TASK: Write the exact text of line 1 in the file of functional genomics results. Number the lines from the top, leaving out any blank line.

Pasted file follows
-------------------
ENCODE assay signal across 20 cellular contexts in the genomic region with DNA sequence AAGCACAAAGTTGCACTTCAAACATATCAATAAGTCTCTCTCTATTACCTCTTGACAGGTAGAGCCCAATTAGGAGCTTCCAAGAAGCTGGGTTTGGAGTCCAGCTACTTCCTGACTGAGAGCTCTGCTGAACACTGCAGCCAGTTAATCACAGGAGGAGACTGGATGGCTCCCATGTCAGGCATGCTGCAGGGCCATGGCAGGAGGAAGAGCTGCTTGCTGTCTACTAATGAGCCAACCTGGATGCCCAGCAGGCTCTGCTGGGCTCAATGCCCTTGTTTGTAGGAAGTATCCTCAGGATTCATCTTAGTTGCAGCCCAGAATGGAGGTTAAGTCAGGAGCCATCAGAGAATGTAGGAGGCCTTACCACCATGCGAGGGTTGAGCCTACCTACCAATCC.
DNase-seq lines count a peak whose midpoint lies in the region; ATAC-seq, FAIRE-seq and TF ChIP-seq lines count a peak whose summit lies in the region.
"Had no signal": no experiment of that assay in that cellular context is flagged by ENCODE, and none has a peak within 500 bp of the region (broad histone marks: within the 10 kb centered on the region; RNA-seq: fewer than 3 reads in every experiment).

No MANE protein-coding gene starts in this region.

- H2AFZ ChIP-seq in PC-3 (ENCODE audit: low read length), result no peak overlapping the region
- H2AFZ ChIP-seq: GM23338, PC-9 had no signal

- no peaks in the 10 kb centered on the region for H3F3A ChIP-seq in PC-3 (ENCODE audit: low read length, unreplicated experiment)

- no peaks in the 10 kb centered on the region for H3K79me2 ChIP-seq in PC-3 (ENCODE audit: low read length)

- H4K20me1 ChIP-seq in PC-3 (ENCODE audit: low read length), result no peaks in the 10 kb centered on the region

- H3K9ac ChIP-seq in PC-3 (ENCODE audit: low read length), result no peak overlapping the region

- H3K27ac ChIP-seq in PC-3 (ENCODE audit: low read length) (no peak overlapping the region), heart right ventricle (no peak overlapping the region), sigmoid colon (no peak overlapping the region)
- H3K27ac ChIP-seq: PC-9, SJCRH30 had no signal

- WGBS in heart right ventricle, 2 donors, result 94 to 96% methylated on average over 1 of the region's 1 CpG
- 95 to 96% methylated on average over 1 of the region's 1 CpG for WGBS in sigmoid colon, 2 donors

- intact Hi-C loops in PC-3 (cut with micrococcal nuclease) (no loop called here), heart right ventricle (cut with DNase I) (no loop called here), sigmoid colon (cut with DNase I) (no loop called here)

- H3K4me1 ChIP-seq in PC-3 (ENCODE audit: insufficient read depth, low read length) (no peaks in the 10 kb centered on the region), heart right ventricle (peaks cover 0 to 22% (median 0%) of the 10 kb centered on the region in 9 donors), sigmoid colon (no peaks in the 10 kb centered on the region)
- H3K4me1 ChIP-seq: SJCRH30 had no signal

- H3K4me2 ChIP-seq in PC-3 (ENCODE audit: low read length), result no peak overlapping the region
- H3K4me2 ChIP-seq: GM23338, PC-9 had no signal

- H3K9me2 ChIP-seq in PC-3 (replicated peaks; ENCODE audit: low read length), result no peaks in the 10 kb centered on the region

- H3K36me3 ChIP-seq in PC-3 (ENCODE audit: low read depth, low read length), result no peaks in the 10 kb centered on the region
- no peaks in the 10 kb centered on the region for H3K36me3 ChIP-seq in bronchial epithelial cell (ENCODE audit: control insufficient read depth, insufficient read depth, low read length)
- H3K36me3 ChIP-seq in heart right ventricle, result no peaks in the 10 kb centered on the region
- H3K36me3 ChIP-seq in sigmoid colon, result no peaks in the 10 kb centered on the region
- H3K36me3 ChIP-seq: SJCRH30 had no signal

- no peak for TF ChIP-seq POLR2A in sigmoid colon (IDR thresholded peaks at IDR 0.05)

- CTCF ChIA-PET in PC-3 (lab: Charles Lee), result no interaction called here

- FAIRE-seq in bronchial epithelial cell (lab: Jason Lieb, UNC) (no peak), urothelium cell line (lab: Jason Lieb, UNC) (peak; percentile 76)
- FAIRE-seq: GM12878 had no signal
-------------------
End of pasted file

ENCODE assay signal across 20 cellular contexts in the genomic region with DNA sequence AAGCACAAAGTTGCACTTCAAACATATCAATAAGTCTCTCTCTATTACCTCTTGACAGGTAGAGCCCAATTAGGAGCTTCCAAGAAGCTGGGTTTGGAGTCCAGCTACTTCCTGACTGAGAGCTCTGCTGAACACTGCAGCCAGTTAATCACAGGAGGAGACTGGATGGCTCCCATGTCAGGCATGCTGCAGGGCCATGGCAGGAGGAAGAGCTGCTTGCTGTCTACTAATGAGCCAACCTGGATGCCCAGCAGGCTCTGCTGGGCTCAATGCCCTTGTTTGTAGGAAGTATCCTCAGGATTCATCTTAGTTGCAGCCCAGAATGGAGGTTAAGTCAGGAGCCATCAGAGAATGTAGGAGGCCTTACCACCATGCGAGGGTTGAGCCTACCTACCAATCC.